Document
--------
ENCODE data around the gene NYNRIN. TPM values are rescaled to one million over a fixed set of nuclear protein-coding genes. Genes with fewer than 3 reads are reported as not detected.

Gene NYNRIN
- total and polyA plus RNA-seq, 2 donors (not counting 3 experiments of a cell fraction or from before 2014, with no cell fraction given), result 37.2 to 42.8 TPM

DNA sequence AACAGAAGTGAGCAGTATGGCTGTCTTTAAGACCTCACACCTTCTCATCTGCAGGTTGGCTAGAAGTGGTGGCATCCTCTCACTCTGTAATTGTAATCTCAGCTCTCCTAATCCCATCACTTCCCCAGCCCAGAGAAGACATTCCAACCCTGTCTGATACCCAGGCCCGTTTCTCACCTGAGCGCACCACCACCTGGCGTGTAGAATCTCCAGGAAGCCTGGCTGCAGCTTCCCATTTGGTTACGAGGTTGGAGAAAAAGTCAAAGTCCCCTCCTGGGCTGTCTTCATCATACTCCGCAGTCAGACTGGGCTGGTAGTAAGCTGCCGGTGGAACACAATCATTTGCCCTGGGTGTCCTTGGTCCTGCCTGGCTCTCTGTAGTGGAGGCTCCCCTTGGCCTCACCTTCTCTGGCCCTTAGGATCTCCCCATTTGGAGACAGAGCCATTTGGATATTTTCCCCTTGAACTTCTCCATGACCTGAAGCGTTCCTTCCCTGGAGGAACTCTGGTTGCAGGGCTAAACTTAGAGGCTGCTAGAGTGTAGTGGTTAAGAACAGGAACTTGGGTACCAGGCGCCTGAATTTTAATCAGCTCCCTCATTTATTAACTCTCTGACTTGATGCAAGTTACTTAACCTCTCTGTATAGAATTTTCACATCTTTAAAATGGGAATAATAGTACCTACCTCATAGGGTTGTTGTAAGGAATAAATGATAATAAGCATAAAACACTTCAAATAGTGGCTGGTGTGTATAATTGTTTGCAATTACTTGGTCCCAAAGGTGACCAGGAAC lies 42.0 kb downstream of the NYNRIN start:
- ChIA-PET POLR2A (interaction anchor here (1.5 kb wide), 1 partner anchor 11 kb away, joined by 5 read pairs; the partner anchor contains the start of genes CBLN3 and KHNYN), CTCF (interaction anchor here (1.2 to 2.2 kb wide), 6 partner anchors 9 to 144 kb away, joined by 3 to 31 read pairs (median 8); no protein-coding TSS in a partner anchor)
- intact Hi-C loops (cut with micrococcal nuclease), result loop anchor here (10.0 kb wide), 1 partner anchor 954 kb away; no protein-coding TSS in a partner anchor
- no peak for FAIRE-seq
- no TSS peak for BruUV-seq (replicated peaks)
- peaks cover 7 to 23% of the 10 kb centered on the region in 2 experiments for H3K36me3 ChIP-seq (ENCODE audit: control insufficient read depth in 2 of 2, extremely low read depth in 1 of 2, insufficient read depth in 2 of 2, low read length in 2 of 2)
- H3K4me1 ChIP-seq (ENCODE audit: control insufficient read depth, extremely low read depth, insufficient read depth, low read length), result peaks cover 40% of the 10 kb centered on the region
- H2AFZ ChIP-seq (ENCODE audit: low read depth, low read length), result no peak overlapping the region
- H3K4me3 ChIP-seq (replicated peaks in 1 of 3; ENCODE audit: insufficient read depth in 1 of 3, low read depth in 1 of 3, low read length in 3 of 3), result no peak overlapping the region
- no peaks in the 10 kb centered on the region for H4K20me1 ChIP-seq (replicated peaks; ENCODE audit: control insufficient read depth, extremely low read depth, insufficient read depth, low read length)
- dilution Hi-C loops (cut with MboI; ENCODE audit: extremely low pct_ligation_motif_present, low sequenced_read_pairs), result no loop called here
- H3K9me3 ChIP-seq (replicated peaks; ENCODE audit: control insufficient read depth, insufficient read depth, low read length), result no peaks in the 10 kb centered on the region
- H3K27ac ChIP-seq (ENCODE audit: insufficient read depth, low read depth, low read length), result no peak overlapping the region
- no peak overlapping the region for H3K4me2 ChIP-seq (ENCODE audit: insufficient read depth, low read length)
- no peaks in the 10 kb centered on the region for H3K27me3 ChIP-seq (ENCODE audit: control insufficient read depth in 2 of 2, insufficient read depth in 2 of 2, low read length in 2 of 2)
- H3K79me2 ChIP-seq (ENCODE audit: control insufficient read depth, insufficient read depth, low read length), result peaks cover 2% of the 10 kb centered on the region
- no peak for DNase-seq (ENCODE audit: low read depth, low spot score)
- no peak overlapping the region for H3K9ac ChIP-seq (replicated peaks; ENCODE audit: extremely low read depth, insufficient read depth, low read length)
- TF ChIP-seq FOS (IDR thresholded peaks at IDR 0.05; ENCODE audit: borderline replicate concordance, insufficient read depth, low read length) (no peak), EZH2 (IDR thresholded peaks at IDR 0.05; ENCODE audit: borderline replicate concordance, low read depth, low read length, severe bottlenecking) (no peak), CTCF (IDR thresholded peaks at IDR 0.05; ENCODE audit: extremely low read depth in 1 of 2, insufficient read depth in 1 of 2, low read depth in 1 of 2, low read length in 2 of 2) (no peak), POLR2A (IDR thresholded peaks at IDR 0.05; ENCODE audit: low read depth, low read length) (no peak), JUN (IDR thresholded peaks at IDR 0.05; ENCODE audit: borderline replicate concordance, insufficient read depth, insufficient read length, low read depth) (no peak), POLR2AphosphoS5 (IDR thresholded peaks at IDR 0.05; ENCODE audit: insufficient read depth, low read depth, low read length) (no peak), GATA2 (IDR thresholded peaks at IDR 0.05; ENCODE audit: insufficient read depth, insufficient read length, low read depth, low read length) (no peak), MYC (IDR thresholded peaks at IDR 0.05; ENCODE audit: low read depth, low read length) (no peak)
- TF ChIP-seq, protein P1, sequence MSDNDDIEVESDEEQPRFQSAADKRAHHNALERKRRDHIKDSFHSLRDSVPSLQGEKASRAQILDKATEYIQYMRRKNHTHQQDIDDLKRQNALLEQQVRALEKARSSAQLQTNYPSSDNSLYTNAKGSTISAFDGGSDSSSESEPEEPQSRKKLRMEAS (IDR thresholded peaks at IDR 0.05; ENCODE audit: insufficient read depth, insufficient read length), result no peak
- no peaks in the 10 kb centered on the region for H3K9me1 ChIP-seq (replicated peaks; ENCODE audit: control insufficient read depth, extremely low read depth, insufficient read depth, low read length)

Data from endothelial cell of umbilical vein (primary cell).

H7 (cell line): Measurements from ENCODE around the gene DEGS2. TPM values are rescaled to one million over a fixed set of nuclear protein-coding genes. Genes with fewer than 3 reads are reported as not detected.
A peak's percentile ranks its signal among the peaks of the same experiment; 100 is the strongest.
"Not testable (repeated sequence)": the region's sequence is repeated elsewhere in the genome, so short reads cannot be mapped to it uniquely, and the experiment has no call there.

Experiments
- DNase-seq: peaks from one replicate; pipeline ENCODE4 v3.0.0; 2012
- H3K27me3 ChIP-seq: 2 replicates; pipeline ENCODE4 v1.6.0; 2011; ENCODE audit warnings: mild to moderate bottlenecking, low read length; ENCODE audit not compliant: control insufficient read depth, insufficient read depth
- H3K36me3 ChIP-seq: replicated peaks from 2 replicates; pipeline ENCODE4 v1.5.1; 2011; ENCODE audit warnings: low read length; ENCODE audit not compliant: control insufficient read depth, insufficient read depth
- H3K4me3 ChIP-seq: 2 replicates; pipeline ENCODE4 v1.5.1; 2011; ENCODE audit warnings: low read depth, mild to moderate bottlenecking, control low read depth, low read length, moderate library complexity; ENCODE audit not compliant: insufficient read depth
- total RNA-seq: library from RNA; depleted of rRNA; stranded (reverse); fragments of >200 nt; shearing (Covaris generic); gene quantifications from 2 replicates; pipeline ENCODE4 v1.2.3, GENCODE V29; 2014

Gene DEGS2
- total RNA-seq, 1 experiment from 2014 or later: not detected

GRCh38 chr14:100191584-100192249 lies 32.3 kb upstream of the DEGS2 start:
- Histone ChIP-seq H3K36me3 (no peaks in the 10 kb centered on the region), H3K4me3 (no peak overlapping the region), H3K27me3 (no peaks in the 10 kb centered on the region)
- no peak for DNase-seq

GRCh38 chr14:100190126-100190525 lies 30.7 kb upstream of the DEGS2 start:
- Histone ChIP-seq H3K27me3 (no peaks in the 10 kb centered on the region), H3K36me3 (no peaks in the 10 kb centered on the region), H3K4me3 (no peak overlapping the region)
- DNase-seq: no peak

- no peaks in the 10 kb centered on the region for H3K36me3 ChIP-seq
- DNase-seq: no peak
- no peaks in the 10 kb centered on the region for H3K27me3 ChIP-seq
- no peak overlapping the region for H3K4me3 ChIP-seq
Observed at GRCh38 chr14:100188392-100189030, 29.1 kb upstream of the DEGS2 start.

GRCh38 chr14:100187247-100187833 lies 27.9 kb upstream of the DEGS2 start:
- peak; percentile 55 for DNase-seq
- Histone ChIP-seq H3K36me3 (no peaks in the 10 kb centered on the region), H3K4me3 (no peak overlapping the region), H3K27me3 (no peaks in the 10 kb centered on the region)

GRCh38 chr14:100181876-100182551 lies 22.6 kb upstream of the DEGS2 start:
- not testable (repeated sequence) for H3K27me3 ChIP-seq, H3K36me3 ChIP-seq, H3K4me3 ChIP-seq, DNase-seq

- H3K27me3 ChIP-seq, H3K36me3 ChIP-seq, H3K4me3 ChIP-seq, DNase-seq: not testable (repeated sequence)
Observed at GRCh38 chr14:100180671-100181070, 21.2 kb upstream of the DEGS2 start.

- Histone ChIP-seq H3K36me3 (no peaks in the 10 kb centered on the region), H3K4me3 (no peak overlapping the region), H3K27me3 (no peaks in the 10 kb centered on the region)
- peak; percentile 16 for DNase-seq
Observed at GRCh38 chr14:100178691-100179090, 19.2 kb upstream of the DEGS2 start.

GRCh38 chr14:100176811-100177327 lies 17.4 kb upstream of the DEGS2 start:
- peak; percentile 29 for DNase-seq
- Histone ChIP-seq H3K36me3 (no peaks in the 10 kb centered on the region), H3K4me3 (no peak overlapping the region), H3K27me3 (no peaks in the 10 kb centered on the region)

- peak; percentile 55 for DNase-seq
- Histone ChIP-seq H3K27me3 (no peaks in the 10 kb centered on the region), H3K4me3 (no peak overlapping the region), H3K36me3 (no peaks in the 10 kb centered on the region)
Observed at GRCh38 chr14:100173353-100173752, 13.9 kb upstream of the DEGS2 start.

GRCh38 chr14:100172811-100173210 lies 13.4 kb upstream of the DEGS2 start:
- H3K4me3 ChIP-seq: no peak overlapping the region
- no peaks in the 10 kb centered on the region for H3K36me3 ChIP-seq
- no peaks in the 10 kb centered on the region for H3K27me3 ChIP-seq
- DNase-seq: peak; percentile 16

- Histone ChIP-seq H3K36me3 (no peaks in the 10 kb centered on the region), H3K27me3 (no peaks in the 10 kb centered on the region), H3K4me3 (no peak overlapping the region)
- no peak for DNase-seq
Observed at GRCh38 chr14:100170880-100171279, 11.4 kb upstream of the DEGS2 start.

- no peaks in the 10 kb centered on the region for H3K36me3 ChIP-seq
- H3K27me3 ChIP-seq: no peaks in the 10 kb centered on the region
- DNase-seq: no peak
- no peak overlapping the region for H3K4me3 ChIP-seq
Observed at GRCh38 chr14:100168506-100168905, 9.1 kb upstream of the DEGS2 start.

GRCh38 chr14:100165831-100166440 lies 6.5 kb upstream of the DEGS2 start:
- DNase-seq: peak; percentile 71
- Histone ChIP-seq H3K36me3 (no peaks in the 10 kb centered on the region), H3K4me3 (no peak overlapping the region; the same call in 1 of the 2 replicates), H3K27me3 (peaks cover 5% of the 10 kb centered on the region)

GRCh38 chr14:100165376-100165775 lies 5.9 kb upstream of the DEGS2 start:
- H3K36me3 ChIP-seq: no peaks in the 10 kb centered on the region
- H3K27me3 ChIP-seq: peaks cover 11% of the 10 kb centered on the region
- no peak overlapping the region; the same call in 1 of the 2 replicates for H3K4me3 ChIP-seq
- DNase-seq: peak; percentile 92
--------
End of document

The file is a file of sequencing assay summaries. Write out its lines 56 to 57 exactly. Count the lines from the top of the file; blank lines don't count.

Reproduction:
- peak; percentile 16 for DNase-seq
Observed at GRCh38 chr14:100178691-100179090, 19.2 kb upstream of the DEGS2 start.